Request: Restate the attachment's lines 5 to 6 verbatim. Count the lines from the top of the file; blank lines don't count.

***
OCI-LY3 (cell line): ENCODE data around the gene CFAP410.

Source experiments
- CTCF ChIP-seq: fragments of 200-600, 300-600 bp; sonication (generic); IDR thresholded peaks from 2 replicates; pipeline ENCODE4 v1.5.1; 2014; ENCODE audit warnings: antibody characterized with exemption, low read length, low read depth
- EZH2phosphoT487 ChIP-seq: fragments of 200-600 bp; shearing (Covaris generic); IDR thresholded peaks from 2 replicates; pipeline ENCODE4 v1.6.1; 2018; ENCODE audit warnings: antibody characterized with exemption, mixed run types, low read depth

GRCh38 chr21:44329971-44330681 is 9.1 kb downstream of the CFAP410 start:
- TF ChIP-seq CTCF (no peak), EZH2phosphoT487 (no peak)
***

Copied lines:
GRCh38 chr21:44329971-44330681 is 9.1 kb downstream of the CFAP410 start:
- TF ChIP-seq CTCF (no peak), EZH2phosphoT487 (no peak)